Friday News Roundup — July 17, 2020

Fixing the Navy; the F-15EX; Russia’s UK Election Interference; Defense Budget Bloat; Social Media’s Woes; Hit the Motorway, Huawei; Protecting International Education

A good Friday morning to you from Washington, where the summer heat and humidity are in full force — of the past 3 weeks, 20 days have seen the mercury hit 90 or higher. Febrile moods match the summer heat, as virus counts rise, lockdowns return, and tempers fray.

This week saw further infighting as a senior presidential advisor took to the pages of a daily newspaper to complain about the advice given by a civil servant, by name. This is not the first time a U.S. Government official tried to undercut a colleague in the press, a practice as old as the republic itself, but the directness and format was extremely jarring. Nor did it encourage confidence that senior leaders were receiving or acting upon the best public health advice as the crisis cruises into its sixth month. Cases continue to spike; state governors look to the federal government for help and coordination; Congress has begun to debate the next phases of relief; and 2020’s political scene now has campaign shakeups alongside convention planning uncertainty. And, of course, there was a multi-day beans brouhaha.

When our politics looks downright silly, it is hard to instill confidence in the American people who are worried about their health, prosperity, and how and when we return to schools and offices, as well as the summer diversions we all miss. It fails to address the real fear and discontent in our communities and deepens the rifts our adversaries exploit.

Beyond the roundup this week, Erica decries the counterproductivity and cruelty of policies aimed at legal immigrants, while Joshua reviews Luke Harding’s Shadow State, another tome at Mr. Huminski’s intersection of Anglophilia and Russian skullduggery.

In this week’s roundup: Dan challenges the U.S. Navy to think boldly after a spate of scandals and strategic drift; Ethan looks at how the F-15EX bridges the divide between generations of fighters; Joshua dives into the formal allegations of Russian electoral interference by Her Majesty’s Government; in a nest of hawks, Chris calls out the bloat in the defense budget, while Michael addresses social media’s influence via the controversies about TikTok and Twitter. Maria covers the UK decision to boot Huawei from their 5G, and Nick looks at how some of the administration policies may affect higher education. As always, we wrap with news you may have missed.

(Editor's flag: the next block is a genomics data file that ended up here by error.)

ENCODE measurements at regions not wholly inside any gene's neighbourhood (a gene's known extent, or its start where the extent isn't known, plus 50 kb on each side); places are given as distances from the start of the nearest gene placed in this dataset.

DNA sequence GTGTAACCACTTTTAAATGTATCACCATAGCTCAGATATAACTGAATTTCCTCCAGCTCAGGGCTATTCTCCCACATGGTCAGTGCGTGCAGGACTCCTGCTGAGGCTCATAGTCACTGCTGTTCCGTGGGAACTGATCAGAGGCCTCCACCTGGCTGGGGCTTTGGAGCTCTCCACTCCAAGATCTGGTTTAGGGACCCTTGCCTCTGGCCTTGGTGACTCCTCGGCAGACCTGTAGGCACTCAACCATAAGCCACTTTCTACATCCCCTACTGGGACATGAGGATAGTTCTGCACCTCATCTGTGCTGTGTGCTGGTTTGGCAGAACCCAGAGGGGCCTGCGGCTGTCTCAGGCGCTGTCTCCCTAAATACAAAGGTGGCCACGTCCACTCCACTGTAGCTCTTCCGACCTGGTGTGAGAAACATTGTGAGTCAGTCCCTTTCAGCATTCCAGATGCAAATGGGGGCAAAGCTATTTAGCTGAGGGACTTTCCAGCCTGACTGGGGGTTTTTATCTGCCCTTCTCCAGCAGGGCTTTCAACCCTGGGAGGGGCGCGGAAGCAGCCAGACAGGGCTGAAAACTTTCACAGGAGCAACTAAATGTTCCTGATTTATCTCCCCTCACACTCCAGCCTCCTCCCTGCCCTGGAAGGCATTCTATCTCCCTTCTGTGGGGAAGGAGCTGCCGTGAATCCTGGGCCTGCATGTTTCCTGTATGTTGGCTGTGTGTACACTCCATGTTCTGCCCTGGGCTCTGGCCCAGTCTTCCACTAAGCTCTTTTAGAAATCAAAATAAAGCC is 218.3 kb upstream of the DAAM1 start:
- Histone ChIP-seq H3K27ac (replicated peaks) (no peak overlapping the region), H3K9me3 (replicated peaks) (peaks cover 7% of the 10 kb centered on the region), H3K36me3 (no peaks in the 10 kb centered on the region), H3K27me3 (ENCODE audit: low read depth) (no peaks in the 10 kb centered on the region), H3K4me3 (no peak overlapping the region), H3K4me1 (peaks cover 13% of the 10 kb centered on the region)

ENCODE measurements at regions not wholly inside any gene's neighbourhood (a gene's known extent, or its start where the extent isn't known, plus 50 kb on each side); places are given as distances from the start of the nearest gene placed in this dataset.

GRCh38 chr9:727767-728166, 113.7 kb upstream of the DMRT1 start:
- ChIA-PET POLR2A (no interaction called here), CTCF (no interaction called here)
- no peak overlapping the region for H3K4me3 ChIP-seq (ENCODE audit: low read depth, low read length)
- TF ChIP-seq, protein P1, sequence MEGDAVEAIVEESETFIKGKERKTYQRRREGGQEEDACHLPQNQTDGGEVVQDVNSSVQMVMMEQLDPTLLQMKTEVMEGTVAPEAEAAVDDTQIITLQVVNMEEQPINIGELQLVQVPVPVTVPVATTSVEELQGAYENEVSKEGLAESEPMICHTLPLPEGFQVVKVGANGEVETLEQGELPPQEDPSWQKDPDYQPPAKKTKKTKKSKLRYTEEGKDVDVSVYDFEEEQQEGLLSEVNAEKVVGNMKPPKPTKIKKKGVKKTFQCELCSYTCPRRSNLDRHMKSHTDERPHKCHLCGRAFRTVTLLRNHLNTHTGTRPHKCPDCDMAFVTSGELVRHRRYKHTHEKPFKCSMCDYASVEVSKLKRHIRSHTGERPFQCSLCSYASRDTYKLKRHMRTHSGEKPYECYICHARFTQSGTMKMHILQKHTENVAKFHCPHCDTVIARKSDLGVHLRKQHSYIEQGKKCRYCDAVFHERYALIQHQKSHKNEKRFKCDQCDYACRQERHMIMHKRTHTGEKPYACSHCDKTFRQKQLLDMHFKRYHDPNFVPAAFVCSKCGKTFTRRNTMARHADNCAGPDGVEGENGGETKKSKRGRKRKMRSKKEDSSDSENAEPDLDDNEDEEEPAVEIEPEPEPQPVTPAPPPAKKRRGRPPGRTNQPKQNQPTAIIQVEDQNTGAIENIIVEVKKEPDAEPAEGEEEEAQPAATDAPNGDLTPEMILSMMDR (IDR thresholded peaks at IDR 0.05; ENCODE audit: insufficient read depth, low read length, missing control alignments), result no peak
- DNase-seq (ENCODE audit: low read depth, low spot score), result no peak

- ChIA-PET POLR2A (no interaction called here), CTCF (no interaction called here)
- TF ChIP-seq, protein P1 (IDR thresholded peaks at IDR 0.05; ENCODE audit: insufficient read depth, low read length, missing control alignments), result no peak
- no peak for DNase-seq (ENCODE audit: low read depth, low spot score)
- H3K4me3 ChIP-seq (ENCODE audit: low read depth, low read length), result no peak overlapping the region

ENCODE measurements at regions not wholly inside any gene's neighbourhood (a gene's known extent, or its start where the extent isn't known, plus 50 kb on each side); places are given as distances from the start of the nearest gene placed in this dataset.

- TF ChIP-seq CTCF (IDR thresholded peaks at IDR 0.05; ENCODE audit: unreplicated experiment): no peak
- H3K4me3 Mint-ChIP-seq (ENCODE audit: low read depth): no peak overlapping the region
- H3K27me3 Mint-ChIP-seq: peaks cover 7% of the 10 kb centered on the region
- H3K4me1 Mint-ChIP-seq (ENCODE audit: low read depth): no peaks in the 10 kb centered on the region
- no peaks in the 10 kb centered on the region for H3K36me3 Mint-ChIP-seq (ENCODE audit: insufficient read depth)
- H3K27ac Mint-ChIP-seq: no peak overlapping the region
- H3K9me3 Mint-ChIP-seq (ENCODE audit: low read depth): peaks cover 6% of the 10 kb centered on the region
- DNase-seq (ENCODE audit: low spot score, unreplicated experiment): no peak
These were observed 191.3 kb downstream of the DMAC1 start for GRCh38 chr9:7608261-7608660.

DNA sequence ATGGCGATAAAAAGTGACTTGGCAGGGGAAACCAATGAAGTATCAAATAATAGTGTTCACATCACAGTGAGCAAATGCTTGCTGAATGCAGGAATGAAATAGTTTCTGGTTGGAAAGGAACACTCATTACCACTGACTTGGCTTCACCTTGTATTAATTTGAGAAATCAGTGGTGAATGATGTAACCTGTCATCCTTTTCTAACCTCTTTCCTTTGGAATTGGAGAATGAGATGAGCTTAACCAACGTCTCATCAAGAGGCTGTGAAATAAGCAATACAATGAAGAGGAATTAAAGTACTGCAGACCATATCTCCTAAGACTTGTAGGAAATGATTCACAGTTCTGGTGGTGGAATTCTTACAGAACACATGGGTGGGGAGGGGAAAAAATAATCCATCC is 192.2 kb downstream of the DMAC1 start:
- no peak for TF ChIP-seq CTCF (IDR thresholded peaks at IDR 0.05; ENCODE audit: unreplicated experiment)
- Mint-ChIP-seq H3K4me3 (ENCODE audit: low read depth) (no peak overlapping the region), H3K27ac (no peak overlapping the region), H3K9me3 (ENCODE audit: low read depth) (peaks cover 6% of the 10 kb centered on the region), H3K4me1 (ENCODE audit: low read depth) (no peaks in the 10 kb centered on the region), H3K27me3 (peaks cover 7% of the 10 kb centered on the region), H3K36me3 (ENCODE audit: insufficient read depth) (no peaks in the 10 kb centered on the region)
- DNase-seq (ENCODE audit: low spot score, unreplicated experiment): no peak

Is Something Wrong with the Navy?

Dan Mahaffee

U.S. Navy Photo by Mass Communication Specialist 2nd Class Austin Haist

Currently, the USS Bonhomme Richard is a flame-gutted hulk at its pier in San Diego. As of this morning, after four days, the flames are extinguished. While docked as part of a maintenance overhaul, on Sunday an explosion in a hold for vehicle storage below the amphibious well dock led to flames that engulfed the ship. Fortunately, there have been no fatalities and the 61 reported injuries to sailors and civilians have been mostly minor. Efforts to save the ship continue, even though there are concerns about the ship listing, as it has taken on water from firefighters’ gallant efforts both on board the ship and dropping water from helicopters to cool the ship’s structure.

The “Bonnie Dick,” as she is affectionately known, is an amphibious assault ship. To those not familiar with the U.S. Navy, one can be forgiven for thinking that the vessel is a small aircraft carrier. She is, in one sense, with a flight deck for vertical launch aircraft, tiltrotors, and helicopters, but she also has the aforementioned well dock to transport and launch amphibious landing craft. As an aside, she bears one of the most historical names in the U.S. Navy, as the first Bonhomme Richard was a French frigate provided to John Paul Jones during the Revolutionary War, and named to honor Benjamin Franklin and his Poor Richard’s Almanack — known in French as Les Maximes du Bonhomme Richard.

There will no doubt be a thorough investigation into the direct cause of the fire, and it will be some time before the ship is returned to fleet duty — if it is not stricken from the roll. That this fire took place in port may have actually worsened the situation, as the ship’s complement was greatly reduced and many damage control systems were offline. However, for the U.S. Navy, this is another in a long line of scandals regarding readiness, operations, and leadership. From the collisions with shipping traffic by the USS’s McCain and Fitzgerald to the Fat Leonard bribery ring or the outbreak of COVID on the USS Theodore Roosevelt, there are serious questions to be raised about a culture in our Navy that deserves a reckoning. A culture that allows such scandals — either by commission or omission — not only drives away the leaders the Navy truly needs, it also affects the fundamental readiness of the fleet.

The challenge is even greater, and the call for renewal in our Navy ever more important, given the return to great power competition. The demands on our already overworked and under-resourced Navy will grow. With the economic impact of the pandemic and the growth of debt, budgets will be tight; new ships will be few; and building an effective culture requires years of the right mixture of leadership growth and real-world experience. Look, for example, as China tries to embark upon its own naval aviation path, yet cannot simply copy, manufacture, or emulate the decades of experience that the U.S. Navy has in carrier flight operations.